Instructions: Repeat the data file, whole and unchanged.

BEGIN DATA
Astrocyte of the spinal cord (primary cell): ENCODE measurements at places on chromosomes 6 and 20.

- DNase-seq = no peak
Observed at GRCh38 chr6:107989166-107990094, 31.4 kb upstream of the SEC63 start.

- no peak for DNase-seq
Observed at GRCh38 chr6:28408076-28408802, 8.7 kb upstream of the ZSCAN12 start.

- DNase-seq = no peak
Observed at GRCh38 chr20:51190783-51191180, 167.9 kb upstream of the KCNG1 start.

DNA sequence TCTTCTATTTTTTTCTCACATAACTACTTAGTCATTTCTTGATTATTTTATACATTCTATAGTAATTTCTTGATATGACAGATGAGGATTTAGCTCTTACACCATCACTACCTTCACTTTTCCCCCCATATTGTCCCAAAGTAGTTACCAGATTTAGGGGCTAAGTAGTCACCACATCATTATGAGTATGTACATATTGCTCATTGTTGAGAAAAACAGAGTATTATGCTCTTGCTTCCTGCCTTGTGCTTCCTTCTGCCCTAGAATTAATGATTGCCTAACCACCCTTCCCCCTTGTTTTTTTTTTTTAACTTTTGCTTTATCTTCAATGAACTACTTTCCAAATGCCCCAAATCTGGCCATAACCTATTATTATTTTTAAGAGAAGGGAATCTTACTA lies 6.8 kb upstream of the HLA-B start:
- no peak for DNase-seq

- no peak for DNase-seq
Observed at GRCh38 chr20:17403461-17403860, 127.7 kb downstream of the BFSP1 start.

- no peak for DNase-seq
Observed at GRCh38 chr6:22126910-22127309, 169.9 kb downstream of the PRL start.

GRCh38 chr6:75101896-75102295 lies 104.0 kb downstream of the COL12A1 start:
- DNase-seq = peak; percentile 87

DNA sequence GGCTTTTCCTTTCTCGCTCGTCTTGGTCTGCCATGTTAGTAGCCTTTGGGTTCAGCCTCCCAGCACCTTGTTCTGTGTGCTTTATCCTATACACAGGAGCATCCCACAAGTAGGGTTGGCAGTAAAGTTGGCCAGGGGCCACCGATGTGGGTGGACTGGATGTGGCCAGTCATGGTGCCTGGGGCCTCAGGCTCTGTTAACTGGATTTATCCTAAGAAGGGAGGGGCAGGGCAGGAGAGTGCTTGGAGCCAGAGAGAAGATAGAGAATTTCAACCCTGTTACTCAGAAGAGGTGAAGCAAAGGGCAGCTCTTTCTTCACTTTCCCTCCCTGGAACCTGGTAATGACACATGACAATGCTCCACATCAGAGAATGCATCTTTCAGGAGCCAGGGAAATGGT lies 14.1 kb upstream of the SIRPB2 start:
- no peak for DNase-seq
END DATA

Astrocyte of the spinal cord (primary cell): ENCODE measurements at places on chromosomes 6 and 20.

- DNase-seq = no peak
Observed at GRCh38 chr6:107989166-107990094, 31.4 kb upstream of the SEC63 start.

- no peak for DNase-seq
Observed at GRCh38 chr6:28408076-28408802, 8.7 kb upstream of the ZSCAN12 start.

- DNase-seq = no peak
Observed at GRCh38 chr20:51190783-51191180, 167.9 kb upstream of the KCNG1 start.

DNA sequence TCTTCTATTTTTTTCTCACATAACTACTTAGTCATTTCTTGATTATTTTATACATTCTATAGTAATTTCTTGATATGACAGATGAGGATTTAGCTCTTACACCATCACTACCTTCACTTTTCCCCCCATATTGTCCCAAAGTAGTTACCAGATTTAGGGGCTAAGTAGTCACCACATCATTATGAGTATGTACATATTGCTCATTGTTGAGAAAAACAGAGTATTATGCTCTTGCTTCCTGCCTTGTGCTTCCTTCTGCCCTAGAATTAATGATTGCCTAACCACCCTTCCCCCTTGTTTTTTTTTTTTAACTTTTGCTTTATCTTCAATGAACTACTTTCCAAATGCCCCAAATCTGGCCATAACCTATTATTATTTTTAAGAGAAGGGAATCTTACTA lies 6.8 kb upstream of the HLA-B start:
- no peak for DNase-seq

- no peak for DNase-seq
Observed at GRCh38 chr20:17403461-17403860, 127.7 kb downstream of the BFSP1 start.

- no peak for DNase-seq
Observed at GRCh38 chr6:22126910-22127309, 169.9 kb downstream of the PRL start.

GRCh38 chr6:75101896-75102295 lies 104.0 kb downstream of the COL12A1 start:
- DNase-seq = peak; percentile 87

DNA sequence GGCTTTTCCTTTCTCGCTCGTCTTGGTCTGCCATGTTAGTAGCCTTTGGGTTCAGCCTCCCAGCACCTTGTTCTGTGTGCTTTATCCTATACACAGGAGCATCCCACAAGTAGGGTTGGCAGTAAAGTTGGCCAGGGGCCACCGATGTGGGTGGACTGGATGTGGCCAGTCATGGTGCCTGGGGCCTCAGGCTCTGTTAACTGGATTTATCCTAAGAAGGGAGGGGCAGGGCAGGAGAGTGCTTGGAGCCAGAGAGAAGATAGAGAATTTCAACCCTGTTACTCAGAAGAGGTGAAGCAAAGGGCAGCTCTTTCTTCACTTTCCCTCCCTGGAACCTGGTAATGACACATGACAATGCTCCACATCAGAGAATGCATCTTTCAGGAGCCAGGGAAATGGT lies 14.1 kb upstream of the SIRPB2 start:
- no peak for DNase-seq